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Corporate GovernanceWhat Can Be Learned From Japan?$
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Simon Learmount

Print publication date: 2004

Print ISBN-13: 9780199269082

Published to Oxford Scholarship Online: September 2007

DOI: 10.1093/acprof:oso/9780199269082.001.0001

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Japanese Directors—Elders of the Corporate Community

Japanese Directors—Elders of the Corporate Community

Chapter:
(p.125) 7 Japanese Directors—Elders of the Corporate Community
Source:
Corporate Governance
Author(s):

Simon Learmount (Contributor Webpage)

Publisher:
Oxford University Press
DOI:10.1093/acprof:oso/9780199269082.003.0008

This chapter present an analysis of the role of senior management in the governance of the companies studied. The arguments presented support the analysis put forward by mainstream critics of Japanese senior management — that the board of directors appears to be little more than a ceremonial body, decision-making power is concentrated in the hands of a small executive management committee. Also the board of auditors does not monitor management, external directors are not independent, and the Annual General Meeting (AGM) does not give shareholders any real opportunity to communicate with managers. However, it is argued that putting these conclusions forward as evidence that Japanese senior management must therefore be ‘entrenched’, misconstrues the role of senior management in the governance of their companies. Rather than acting as a bridge between shareholders and management, senior managers appear to be the linchpin of the corporate community, and in this respect are at the heart of a robust system of governance: they act to cohere a system of responsibilities, reciprocal obligation, and trust, which operates through interpersonal relationships within and between companies.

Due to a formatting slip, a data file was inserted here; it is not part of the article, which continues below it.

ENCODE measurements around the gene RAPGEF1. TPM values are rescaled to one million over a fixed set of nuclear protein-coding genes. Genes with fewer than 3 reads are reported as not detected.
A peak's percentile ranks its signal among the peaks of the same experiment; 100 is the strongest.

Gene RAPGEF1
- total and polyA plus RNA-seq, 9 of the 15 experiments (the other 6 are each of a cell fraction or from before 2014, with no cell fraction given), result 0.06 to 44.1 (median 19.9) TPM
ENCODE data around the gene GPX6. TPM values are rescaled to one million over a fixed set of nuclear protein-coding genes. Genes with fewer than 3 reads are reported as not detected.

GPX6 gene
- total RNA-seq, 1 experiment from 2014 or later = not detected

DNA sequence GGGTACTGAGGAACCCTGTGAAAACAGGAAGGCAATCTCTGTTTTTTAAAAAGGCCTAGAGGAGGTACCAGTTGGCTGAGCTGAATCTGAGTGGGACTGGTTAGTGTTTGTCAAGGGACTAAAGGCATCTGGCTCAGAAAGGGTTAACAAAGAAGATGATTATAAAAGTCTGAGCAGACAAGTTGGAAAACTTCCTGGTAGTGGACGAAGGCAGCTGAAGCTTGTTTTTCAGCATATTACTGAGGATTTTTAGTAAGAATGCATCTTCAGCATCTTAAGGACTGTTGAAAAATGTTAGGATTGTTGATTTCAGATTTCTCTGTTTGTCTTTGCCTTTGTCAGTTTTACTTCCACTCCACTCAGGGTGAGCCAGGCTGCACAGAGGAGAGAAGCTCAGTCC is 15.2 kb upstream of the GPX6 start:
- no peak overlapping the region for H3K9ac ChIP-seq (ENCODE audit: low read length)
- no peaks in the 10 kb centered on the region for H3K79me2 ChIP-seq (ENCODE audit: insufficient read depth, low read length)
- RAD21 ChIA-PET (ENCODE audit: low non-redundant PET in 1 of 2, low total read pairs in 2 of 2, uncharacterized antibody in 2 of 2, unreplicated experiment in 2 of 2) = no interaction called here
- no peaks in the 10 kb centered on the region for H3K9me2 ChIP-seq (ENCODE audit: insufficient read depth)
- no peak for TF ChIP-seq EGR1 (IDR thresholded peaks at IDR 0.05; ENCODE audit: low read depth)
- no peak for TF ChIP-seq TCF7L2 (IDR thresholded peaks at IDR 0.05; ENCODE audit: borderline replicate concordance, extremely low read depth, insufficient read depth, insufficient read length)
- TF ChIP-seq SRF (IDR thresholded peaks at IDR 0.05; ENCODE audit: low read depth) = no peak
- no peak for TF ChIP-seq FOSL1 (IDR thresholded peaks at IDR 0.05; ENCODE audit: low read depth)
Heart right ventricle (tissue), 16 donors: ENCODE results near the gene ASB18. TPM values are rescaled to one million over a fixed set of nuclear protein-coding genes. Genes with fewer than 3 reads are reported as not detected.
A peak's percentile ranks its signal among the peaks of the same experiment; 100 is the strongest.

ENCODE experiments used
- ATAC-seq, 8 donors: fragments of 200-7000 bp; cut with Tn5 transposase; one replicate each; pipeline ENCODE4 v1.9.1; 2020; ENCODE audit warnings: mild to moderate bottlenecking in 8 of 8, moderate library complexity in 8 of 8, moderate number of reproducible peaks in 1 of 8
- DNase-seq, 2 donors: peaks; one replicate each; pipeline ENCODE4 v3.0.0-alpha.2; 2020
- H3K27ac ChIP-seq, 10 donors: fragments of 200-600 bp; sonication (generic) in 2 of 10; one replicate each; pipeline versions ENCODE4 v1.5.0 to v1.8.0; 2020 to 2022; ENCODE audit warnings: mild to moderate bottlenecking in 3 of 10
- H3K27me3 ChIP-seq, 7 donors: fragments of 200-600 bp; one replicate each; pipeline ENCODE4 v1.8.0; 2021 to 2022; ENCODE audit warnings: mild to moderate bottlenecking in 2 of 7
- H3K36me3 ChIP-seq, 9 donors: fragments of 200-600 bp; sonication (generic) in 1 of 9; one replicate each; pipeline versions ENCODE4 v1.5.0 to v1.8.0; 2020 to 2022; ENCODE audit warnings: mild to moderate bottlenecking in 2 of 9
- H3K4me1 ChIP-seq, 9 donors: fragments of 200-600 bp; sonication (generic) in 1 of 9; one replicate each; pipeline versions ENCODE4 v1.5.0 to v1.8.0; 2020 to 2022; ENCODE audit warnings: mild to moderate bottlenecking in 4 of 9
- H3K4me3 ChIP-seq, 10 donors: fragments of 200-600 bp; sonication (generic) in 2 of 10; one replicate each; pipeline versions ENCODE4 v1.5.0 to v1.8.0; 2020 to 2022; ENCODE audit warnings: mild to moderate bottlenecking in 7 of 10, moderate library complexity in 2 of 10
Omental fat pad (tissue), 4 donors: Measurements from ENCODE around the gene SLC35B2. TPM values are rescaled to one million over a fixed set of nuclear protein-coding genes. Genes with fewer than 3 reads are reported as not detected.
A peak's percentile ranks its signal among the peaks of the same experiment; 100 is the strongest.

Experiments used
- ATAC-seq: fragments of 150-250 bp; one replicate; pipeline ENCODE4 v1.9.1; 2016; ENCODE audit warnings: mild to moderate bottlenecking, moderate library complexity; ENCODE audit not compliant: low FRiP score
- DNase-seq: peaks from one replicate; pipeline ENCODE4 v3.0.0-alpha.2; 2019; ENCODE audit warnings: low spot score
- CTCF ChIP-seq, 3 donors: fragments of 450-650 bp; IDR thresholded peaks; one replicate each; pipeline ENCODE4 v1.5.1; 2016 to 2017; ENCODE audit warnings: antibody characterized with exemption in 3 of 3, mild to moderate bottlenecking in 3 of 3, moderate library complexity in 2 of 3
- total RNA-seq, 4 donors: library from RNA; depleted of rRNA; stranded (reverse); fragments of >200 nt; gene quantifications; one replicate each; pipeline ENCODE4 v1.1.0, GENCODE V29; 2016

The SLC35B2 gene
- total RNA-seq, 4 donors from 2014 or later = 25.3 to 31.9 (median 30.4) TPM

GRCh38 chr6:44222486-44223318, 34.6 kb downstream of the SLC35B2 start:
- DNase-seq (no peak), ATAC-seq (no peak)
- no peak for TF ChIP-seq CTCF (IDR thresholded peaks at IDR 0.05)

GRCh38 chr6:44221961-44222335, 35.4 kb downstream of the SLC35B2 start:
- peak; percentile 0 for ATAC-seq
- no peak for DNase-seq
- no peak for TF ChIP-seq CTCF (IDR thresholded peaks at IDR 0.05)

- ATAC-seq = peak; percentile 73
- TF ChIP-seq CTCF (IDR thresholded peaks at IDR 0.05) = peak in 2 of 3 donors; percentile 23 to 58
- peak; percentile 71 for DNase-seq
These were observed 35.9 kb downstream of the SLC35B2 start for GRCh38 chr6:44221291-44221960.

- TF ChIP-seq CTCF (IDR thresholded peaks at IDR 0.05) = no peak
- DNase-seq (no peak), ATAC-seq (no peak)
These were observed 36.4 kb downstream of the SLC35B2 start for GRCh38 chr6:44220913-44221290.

Keywords:   corporate governance, senior management, board of directors, Annual General Meeting

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